3 Things I Liked in 2022 (That Most People Didn’t)

2022 was the year that movies kinda sorta came back. Okay, it was mostly the year Top Gun: Maverick carried the box office on its shoulders and then Avatar: The Way of Water swooped in for the kill. Though 2022’s $7.4 billion in domestic box office receipts was well off pre-pandemic rates, it sure beat the combined $6.6 billion from 2020 and 2021.

And, even though weeks would go by without a new release, there were many more films put out into theaters and onto streaming. But viewing patterns shifted over the course of the pandemic: People got accustomed to watching fewer movies, and when they did catch a flick, it was typically at home. That set 2022 up to be a guessing game for studios. Limited release? Day and date? Shortened theatrical windows? They didn’t always get it right. Even when they did, 2022 featured some notable big-budget bombs along with prestige films that just never took off with audiences.

Here are three films I loved that are still trying to find their audience:

Armageddon Time

Anne Joyce/Focus Features

Armageddon Time, the latest from James Gray, continued the director’s inauspicious knack for making well-reviewed, original movies that few people watch. While We Own the Night (2007) and Ad Astra counted as modest hits, clearing $55 million and $127 million worldwide, respectively, The Lost City of Z (2016), The Immigrant (2013) and The Yards (2000) all failed to make back their budget during their theatrical releases.

AT‘s mere $1.8 million domestic gross could all boil down to confusion over the title. So it’s set in 1980 and it’s about the end of the world? Weren’t those the good old days?

But in Gray’s very personal recollection of his childhood, there were no good old days——only days when your dad whipped you with a belt, your mom pushed you up against the banister, your entire family casually bandied about the N-word, and the specter of nuclear winter hung in the air.

The core themes of the movie grapple with privilege and the choices we make in pursuing the American Dream. Heady stuff that suggests the auteur’s and audiences co-complicity in creating a world in which Donald Trump can become president and segregation persists. AT‘s 48% audience score on Rotten Tomatoes suggests viewers were less inclined toward introspection than Gray was.


Scott Garfield/Paramount Pictures

In 2042, a new generation of cinephiles is going to watch Babylon for the first time and say, “They didn’t know how good they had it.”

This film includes, in no particular order, Margot Robbie fighting a rattlesnake; multiple orgies amid piles of cocaine; a pale-faced, yellow-toothed Tobey Maguire escorting guests into the (almost literal) depths of Hell; an elephant shitting on people; Spike Jonze, in a cameo as a German silent director, yelling “schnell” repeatedly; a high-tempo jazz score that kicks ass; piles of cocaine; Brad Pitt; an extra getting speared through the heart due to a “drinking problem”; Li Jun Li singing “My Girl’s Pussy” then kissing Cindy Crawford’s daughter; piles of cocaine; and Margot Robbie vomiting seafood on William Randolph Hearst. (Okay, I could have done without that last one.)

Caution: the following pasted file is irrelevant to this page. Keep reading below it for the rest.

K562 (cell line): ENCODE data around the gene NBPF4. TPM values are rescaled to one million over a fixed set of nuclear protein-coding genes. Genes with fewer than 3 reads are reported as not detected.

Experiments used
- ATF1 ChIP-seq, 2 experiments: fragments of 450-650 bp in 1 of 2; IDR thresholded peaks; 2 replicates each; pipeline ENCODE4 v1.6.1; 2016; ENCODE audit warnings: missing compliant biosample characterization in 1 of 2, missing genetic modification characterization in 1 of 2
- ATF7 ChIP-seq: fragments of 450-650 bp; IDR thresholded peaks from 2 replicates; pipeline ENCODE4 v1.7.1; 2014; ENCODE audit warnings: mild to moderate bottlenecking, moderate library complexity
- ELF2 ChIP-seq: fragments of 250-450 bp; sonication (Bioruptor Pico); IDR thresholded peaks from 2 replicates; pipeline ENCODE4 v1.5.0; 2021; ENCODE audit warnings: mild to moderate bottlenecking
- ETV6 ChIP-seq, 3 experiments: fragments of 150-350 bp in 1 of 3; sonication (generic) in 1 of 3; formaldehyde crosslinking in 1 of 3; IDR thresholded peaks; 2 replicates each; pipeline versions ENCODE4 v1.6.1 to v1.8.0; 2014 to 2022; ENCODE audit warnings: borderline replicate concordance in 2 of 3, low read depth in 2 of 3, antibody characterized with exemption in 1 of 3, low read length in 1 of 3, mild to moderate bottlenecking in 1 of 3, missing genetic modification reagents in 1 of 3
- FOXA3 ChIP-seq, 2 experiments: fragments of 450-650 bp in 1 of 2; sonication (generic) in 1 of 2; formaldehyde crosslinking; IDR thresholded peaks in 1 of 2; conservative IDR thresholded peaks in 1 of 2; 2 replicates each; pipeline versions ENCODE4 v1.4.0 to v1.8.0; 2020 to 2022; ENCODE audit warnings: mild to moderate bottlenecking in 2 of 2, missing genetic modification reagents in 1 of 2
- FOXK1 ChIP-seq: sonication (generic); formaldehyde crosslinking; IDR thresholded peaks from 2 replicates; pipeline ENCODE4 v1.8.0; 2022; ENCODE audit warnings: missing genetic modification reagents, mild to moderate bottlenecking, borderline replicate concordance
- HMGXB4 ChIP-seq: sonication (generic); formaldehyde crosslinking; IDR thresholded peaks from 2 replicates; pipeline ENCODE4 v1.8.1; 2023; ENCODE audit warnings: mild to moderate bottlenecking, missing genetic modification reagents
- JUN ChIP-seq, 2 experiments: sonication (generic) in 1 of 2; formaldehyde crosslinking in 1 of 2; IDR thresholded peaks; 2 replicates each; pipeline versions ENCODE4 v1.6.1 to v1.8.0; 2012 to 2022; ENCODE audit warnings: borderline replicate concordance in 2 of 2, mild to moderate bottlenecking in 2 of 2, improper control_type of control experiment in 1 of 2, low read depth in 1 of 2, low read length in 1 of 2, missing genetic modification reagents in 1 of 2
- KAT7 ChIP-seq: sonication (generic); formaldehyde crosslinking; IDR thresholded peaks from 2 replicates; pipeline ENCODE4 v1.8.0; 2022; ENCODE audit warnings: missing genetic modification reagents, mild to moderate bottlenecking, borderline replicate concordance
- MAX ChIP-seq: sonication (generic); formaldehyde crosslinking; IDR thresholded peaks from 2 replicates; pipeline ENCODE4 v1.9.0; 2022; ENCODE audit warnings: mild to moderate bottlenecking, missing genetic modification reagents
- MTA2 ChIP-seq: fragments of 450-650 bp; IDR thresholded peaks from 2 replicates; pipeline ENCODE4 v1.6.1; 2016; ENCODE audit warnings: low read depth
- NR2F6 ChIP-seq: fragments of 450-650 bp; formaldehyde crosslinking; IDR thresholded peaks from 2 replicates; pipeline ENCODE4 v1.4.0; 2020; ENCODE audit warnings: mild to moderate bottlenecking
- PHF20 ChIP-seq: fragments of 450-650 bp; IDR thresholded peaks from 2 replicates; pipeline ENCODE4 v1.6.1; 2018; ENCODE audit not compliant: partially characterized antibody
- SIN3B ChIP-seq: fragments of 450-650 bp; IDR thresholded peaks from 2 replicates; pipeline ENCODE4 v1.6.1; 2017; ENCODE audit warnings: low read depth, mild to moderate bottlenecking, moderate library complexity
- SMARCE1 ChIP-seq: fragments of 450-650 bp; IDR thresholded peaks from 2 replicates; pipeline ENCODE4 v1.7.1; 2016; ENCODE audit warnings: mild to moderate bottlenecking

Many critics and audiences found it to be too much. The film notched just a 56% score on Rotten Tomatoes, and rated even lower with audiences, if they saw it at all. I’ve never done cocaine or participated in an orgy. Nor for that matter have I been shit on by an elephant —— I’m a prime candidate to be overwhelmed by this film. Instead, I found it exhilarating. Who needs sex and drugs when you’ve got the movies?

Babylon is stuffed, but it is not over-stuffed. And its twists and turns beat out the pre-planned, predictable set pieces being pumped out by Marvel and DC. This is good, old-fashioned movie making…atop piles of cocaine.

And while some fault Babylon for a cynical take on Hollywood that’s hard to square with Chazelle’s doe-eyed ode to the movies, La La Land (2016), this is a film about a nasty part of Hollywood made by someone who obviously still loves the movies that came out of it.

Cha Cha Real Smooth

Apple TV

Okay. Cha Cha Real Smooth, Cooper Raiff’s followup to Shithouse (2020), scored pretty well with critics (86% on Rotten Tomatoes) and decent enough with audiences (61%). But admit it: You didn’t know this was a movie. And you’re trusting me that a) Cooper Raiff is a real director, and b) he likes to have fun with his film titles.

The basic premise revolves around a recent college graduate (Raiff) who moves back into his family home as he figures out what to do next. Low on motivation but high on charm, he accidentally becomes a professional party starter for bar and bat mitzvahs, where he befriends a single mother (Dakota Johnson) and her teenage daughter. (During at least one point of the movie, he must get people to dance to…the electric slide. No, sillies, to the “Cha Cha Slide.”)

Cha Cha is unrealistic on a few levels —— for starters, Dakota Johnson’s character’s name is Domino —— but it does an excellent job capturing the reality of accomplishing a major milestone without any clear idea of what would come next. That time of life in your twenties when you don’t know who you are or how to be in the world. That time when you think that maybe you don’t need to be anything at all —— you just need to be with another person.

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